Next, the Kamo: Marinated Duck, Kabocha Squash, Edamame Beans, Japanese Mizuna, Cured Duck Egg Yolk, Grape Reduction.
During both meals, I was hoping to be the one to order this. Both times, someone else ordered it and raved about it. Everything about this sounds and looks fantastic to me, and hopefully after our next meal at Takumi-Tei, I can report back with a firsthand assessment.
For my second meal, I ordered the Tempura Ebi: Tempura Tiger Prawns, Crisped Silken Tofu, Green Tea-smoked Black Rice, Caramelized Togarashi Cream, Sea Beans, Shimeji Mushroom.
I’ve had a lot of tempura in my day–ranging from fast food (Tenya is one of my guilty pleasures) to Michelin-rated restaurants. I’ve never had tempura this dense. Part of that was the tiger prawns, which themselves were really thick (so no complaints there) and part was the batter.
The flavor was nonetheless delicious, and they were perfectly prepared…just different. I also didn’t anticipate having to remove the head myself, and didn’t appreciate that hassle. (Your mileage may vary on that–I seldom order lobster for this same reason.) Even though I liked the tempura, the green tea-smoked rice was the highlight–incredibly unique and the smokiness added a ton to the flavor. I personally wouldn’t order this again, but I wouldn’t recommend avoiding it, either.
We round out the entrees with Sarah’s pick for our second meal, the Tataki: Misoyaki Salmon, Citrus Curry, Asparagus, Baby Shiitake Mushroom, Black Sesame Tofu, Ikura.
Another winner on the seafood side of the menu. The sweet taste of the miso stood out, and worked well with the crispness and zest of the curry. The salmon was perfectly-prepared, too. The end result is a nicely-executed Japanese twist on a familiar twist. I think the sea bass is way more interesting, unique, and delicious–but this is a solid pick if you’re ride or die with salmon entrees for some reason.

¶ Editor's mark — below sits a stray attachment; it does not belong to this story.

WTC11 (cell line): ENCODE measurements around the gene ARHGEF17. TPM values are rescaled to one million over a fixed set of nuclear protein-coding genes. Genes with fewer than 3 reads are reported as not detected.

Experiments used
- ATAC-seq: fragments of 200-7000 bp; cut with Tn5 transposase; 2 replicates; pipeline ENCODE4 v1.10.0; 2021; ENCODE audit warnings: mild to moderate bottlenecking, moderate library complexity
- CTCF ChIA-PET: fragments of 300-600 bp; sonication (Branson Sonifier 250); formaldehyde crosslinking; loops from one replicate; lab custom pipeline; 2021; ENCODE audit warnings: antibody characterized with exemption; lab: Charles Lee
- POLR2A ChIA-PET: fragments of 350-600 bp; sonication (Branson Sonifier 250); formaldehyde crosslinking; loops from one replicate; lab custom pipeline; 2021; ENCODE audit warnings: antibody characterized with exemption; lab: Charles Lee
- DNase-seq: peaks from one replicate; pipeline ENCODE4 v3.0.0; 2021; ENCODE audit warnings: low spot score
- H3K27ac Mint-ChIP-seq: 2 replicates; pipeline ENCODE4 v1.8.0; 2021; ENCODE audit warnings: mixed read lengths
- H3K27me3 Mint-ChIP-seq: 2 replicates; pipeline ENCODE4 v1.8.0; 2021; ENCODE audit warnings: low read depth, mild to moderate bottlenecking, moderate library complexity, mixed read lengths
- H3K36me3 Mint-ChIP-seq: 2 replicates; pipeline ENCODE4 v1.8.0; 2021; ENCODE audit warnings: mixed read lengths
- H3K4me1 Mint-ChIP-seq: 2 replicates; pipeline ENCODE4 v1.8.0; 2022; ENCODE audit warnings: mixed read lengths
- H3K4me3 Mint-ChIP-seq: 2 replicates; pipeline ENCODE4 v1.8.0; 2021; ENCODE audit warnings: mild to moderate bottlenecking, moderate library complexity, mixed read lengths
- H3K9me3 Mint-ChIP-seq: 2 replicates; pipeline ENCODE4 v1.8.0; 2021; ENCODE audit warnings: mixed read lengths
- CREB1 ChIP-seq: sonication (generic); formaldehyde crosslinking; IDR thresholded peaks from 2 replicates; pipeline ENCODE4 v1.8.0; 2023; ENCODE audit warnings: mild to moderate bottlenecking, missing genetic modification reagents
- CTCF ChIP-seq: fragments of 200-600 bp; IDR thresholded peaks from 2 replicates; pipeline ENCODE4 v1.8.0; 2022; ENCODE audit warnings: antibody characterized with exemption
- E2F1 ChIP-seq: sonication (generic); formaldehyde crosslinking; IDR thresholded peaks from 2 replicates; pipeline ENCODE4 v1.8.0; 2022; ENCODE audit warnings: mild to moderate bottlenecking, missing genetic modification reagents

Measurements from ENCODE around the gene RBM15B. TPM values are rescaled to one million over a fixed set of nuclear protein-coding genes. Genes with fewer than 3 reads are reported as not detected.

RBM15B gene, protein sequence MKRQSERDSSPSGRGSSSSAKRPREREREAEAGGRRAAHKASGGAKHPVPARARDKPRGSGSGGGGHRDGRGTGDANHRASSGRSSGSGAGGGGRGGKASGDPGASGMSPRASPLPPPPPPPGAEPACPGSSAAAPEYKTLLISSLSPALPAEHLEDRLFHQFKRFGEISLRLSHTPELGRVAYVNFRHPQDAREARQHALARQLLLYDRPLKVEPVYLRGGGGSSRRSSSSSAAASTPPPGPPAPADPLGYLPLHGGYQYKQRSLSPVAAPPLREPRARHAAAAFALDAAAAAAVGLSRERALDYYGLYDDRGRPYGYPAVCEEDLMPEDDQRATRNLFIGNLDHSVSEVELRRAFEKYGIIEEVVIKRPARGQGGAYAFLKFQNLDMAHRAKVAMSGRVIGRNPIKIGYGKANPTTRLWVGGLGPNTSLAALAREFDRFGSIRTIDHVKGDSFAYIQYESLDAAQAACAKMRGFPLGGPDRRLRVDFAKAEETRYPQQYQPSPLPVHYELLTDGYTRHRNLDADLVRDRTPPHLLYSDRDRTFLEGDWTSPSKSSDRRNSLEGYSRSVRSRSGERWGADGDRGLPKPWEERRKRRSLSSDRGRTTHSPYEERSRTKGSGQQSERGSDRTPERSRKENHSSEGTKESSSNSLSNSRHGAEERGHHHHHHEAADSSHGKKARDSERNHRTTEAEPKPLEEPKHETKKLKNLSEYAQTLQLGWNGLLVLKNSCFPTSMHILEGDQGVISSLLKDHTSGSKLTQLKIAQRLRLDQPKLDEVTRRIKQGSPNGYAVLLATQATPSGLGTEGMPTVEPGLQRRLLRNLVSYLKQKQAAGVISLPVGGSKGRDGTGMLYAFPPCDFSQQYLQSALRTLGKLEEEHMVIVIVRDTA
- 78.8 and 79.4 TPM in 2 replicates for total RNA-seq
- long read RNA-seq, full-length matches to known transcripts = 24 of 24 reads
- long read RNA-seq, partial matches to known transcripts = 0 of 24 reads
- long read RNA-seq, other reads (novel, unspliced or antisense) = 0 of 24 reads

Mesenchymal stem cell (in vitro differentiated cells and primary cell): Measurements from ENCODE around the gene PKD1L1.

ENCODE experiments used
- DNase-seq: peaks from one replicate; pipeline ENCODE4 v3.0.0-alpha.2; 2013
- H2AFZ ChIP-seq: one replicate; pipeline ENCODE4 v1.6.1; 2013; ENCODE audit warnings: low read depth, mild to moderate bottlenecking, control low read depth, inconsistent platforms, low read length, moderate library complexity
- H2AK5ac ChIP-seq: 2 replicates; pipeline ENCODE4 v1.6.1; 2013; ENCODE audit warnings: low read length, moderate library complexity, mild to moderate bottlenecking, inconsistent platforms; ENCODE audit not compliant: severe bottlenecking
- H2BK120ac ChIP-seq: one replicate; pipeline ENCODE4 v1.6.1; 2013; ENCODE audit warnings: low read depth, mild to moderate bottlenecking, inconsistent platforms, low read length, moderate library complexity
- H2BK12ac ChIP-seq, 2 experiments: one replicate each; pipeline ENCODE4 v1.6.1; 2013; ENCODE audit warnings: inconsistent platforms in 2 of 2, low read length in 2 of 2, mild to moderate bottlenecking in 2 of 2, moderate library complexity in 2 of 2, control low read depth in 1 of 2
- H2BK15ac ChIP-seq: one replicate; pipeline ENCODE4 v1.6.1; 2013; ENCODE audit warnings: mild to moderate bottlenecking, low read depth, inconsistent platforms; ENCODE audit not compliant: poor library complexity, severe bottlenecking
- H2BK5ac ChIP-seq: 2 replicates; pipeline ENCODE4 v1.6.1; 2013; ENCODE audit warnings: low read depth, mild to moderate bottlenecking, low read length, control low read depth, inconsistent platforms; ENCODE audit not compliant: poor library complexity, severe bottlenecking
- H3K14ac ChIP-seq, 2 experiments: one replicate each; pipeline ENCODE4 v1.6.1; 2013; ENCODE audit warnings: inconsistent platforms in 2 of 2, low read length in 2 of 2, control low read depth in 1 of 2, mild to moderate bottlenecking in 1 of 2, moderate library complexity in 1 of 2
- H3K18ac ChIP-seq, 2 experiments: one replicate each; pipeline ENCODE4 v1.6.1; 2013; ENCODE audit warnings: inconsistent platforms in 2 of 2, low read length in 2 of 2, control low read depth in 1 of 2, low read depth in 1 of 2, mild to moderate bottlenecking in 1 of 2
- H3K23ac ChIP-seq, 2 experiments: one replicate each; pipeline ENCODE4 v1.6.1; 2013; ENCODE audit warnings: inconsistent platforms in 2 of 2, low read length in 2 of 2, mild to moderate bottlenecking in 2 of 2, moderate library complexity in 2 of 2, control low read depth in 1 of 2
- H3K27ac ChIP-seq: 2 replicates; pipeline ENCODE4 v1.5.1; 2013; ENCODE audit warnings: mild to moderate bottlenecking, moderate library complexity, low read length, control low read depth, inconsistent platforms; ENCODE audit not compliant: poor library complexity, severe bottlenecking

We’ll cover the Shizuku (Water Cake) in the Omakase Tasting Menu Review, but you don’t want to order that.
Instead, choose one of the other desserts–both are flavorful and fantastic. Above is the Hachimitsu Castella: Castella Cake, Honey Meringue, Sesame Brittle, Hojicha Custard, Honey Caramel.
We absolutely loved this, and would rank it highly among all of the Walt Disney World desserts we’ve ever had. The sheer variety of textures, flavors, and consistencies is impressive, making the dish engaging and fun. The pumpkin, caramel, and soybean flavors are most dominant, and are spectacular together.
Kumo is the perfect way to end a meal at Takumi-Tei, and a stark contrast to the Shizuku. The Nikomi Wagyu for a starter, followed by the Ochazuke/Sea Bass as an entree, and this as a dessert makes for an unbeatable meal–arguably the best “regular” dinner you can have in World Showcase. With that said, there’s an even better option at Takumi-Tei, which we’ll cover in our next post about the Epcot eatery.
Price-wise, none of this comes cheaply. That “perfect meal” would cost nearly $100 (before discount), which is on par with other Signature Restaurants around Walt Disney World. The Omakase Tasting menu is more expensive than Monsieur Paul’s “Prix Fixe Menu Dégustation” while still being significantly less than Victoria & Albert’s. Nevertheless, it’s worth it–and that’s something that cannot be said of all Signature Restaurants at Walt Disney World.
Overall, Takumi-Tei is our new #1 restaurant not just in World Showcase or Epcot, but inside all theme parks at Walt Disney World. From the understated but serene atmosphere to the superlative service to the sumptuous cuisine, Takumi-Tei is truly something special. Suffice to say, this belongs on your short list for a date night dinner or special occasion splurge. It’s not even remotely intimidating, and deserves far more hype and accolades than it has received thus far.
Have you dined at Takumi-Tei? Do you agree or disagree with our review? Would you consider it one of the best (or the best) in-park restaurants at Walt Disney World? If you haven’t dined here, does this sound appealing to you or not? Any questions we can help you answer? Hearing your feedback—even when you disagree with us—is both interesting to us and helpful to other readers, so please share your thoughts below in the comments!